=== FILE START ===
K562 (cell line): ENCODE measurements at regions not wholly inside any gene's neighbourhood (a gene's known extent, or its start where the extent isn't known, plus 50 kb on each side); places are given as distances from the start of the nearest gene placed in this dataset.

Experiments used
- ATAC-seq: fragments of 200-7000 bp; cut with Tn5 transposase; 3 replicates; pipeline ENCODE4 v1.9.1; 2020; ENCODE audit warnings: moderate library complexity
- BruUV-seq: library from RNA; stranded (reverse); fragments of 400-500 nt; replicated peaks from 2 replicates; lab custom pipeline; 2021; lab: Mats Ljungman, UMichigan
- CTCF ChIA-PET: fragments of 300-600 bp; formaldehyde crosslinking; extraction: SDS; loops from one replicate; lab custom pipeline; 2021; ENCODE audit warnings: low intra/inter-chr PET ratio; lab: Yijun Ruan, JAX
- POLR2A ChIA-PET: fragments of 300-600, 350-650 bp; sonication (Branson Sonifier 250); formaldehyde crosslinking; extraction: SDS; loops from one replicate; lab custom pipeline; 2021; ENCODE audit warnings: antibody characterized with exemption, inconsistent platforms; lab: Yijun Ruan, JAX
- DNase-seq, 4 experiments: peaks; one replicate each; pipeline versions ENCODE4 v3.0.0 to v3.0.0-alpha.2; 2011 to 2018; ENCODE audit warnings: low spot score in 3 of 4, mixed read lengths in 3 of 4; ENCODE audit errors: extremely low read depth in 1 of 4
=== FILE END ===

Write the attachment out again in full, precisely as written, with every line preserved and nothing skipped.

K562 (cell line): ENCODE measurements at regions not wholly inside any gene's neighbourhood (a gene's known extent, or its start where the extent isn't known, plus 50 kb on each side); places are given as distances from the start of the nearest gene placed in this dataset.

Experiments used
- ATAC-seq: fragments of 200-7000 bp; cut with Tn5 transposase; 3 replicates; pipeline ENCODE4 v1.9.1; 2020; ENCODE audit warnings: moderate library complexity
- BruUV-seq: library from RNA; stranded (reverse); fragments of 400-500 nt; replicated peaks from 2 replicates; lab custom pipeline; 2021; lab: Mats Ljungman, UMichigan
- CTCF ChIA-PET: fragments of 300-600 bp; formaldehyde crosslinking; extraction: SDS; loops from one replicate; lab custom pipeline; 2021; ENCODE audit warnings: low intra/inter-chr PET ratio; lab: Yijun Ruan, JAX
- POLR2A ChIA-PET: fragments of 300-600, 350-650 bp; sonication (Branson Sonifier 250); formaldehyde crosslinking; extraction: SDS; loops from one replicate; lab custom pipeline; 2021; ENCODE audit warnings: antibody characterized with exemption, inconsistent platforms; lab: Yijun Ruan, JAX
- DNase-seq, 4 experiments: peaks; one replicate each; pipeline versions ENCODE4 v3.0.0 to v3.0.0-alpha.2; 2011 to 2018; ENCODE audit warnings: low spot score in 3 of 4, mixed read lengths in 3 of 4; ENCODE audit errors: extremely low read depth in 1 of 4